Crime of the Millennium – Year 2000 robbed of AD!By The Publishers · 15 min read


During a survey conducted in the UK at the end of 1999 people were asked about what the word ‘Millennium’ meant to them. It was mainly associated with parties, celebrations, holidays, and having a good time. Indeed the changeover into the year 2000 was quite unique in turning both a century and a millennium. That certainly gave reason to celebrate. But is that all there is to it? We managed to avoid the big picture and therefore got a fragmented and distorted view of something vital that is of great importance: Without the AD there is no real year 2000!


‘Anno Domini,’ the Latin words for ‘the year of our LORD’ are abbreviated as ‘AD.’ It marks the year when Jesus Christ was born. In AD 525, after the LORD was born, Pope St. John I, the leader of the Roman Catholic Church, asked a Scythian monk by the name of Dionysius Exiguus to create a new dating system. It had to measure time before and after Christ’s birth. Dionysius decided not to have AD 0, neither did he want to have BC 0, just AD 1 and BC 1. ‘BC’ stands for ‘Before Christ.’ Perhaps he wanted Christ to be at the centre of time, not an empty zero. By the 9th century it was agreed that the faithful monk had made a mistake in his calculations. The birthday of Jesus most likely took place sometime in the year BC 4-6.


The actual year 2000 was probably around 1996 already. We have all been late in celebrating. Thankfully, it is not the exact date that matters, it is the fact that it really happened. Jesus, God in human form really did come to live among us, to save us from our sins. And he will come again. The Bible did not just predict Jesus’ first coming but also his return. But this time he will not come as a baby in a manger. He will appear as the King of the Universe to put an end to all evil in the world. He will come to judge us all and to create a new heaven and a new earth, free from suffering and pain.

In the light of Jesus being so central to history it is indeed the greatest crime of the Millennium to have marginalised him to the fringes of our society! The fact that people seldom think of the ‘AD’ when talking about the Millennium merely symbolises the terrible tragedy we are surrounded by every day! Just think of the agonising consequences caused by adultery, drugs, drunkenness, greed, fraud, lies, hypocrisy, murder and so on. Indeed, the punishment we have to bear for committing the crime of the Millennium is horrendous. The Bible warned long ago that if we chose to live our lives without God such a disaster would be inevitable:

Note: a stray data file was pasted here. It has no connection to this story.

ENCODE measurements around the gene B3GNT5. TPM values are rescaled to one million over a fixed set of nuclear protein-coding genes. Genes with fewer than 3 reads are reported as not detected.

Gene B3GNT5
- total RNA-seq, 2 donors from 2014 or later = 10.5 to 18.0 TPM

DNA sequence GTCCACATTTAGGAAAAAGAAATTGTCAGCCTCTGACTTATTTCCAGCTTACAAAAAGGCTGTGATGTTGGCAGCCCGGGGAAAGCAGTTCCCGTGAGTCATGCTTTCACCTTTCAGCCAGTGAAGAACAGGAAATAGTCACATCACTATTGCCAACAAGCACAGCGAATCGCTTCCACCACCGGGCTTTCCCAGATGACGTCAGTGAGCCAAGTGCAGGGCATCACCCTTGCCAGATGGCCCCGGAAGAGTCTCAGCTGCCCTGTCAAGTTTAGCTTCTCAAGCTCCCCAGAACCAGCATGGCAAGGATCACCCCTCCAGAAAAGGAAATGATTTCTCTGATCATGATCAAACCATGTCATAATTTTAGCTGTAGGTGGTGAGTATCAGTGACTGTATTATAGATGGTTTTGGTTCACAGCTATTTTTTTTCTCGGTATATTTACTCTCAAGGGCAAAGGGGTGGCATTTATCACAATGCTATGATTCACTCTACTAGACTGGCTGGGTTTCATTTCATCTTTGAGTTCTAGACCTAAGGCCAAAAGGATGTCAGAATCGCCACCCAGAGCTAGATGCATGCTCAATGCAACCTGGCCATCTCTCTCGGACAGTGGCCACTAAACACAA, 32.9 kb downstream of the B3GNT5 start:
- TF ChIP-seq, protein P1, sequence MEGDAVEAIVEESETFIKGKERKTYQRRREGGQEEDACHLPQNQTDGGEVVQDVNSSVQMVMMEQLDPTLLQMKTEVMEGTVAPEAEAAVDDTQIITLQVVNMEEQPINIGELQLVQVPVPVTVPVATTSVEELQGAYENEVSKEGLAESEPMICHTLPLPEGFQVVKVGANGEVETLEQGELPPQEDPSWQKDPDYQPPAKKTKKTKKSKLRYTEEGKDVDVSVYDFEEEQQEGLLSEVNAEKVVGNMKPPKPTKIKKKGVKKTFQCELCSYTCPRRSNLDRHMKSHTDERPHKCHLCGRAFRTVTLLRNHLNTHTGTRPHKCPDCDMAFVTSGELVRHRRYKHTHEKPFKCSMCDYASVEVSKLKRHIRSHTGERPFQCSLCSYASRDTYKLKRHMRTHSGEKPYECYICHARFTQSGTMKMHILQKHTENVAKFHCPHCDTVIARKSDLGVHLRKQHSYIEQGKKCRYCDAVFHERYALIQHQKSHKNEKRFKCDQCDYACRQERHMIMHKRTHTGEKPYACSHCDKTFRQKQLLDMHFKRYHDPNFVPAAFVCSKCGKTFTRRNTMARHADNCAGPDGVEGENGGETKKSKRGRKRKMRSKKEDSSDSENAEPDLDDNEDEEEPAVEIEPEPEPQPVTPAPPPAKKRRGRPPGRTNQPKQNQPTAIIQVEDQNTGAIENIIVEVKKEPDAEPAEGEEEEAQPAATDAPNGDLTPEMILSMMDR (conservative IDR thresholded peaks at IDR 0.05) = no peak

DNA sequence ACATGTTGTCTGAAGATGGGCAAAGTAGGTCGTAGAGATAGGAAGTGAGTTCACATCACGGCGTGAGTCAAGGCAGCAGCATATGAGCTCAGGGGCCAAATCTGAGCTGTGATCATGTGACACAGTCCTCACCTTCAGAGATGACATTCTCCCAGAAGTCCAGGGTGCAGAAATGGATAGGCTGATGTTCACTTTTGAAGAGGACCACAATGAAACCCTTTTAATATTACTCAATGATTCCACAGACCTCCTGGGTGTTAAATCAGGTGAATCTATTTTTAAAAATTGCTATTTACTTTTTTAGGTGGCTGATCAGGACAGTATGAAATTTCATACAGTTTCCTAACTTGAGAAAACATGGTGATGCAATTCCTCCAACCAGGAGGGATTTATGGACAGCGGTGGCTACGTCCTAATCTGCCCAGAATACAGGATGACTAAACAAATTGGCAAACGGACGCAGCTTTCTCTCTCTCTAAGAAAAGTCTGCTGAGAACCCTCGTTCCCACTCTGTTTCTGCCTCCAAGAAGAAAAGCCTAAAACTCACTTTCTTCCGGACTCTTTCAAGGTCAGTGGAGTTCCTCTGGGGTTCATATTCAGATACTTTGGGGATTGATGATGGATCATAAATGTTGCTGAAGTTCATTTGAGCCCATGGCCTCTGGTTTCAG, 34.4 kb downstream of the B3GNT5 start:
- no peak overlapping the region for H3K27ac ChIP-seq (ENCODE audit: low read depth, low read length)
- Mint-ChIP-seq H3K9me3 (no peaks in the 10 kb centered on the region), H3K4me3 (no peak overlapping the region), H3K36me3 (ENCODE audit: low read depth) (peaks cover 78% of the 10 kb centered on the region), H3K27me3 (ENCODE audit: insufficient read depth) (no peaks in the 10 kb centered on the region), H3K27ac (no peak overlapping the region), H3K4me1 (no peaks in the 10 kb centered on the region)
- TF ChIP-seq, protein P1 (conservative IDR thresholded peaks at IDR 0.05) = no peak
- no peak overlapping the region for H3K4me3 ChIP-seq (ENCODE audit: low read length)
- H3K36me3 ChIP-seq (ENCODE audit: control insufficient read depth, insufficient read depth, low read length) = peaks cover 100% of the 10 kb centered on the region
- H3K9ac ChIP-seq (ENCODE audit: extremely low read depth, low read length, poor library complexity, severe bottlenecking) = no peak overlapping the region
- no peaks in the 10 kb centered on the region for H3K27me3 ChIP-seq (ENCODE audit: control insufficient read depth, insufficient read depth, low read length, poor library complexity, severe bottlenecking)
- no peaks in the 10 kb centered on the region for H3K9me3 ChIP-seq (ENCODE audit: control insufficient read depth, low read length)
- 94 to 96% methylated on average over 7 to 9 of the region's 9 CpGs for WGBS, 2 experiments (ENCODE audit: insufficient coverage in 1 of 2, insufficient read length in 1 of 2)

‘Without guidance from God law and order disappear…’ (Proverb 29:18)

and in the Old Testament book Hosea 4:6 God says,

‘My people are destroyed for lack of knowledge.’

Together we urgently need to go on a journey of discovery to find the causes that led to the crime of the Millennium. Let us start by looking at the heights from which we have fallen.


Historians agree that the beginning of Europe and its development can not be understood apart from Christianity. The arrival of the Gospel united the separated northern part of Europe. Until then the nature worship of the Germans, the mythology of the Scandinavians and the fertility cult of the Etruscans held the different tribes in a state of animosity towards each other. Aided by the political development of the Roman empire, the message of Jesus created a rich, unequaled heritage, producing a unique oneness that allowed for diversity in language, living and housing.

But how do we explain the coalition between church and state for selfish gains, the crusades, religious wars, slavery, colonialism and the two world wars? The answer lies in the fact that only secondary Christian values, such as brotherhood and liberty, justice and equality were accepted by the nations of Europe. The cross of Christ and its personal application was sadly rejected by many. Having set the stage let us now look at Europe’s common Christian heritage which is slowly taken away without people even realizing it. Rev. Wim Rietkerk describes the seven pillars on which European civilisation is built as follows:

A. The linear concept of time in history

The first thing that distinguishes a pagan culture from a Christian culture is the difference in awareness of time. A real pagan life style is always cyclical, whereas the Biblical view of history is always linear. There is a tremendous difference. In spite of all of our sins, we still believe that history is not a prison, that life is not a samsara, a cycle, a circle. No, Europeans believe that we live in the direction of a future, that something will happen that finally will be the disclosure. Basically, a European from his tradition does not believe in reincarnation; he believes in resurrection. (But this is changing.) Total despair is therefore impossible in a Christian world view because God is a God who is active, who is merciful, a wonderful God who stands above history. He gave it a beginning, and he will be at the end. That is our view on history. He is the Alpha and the Omega.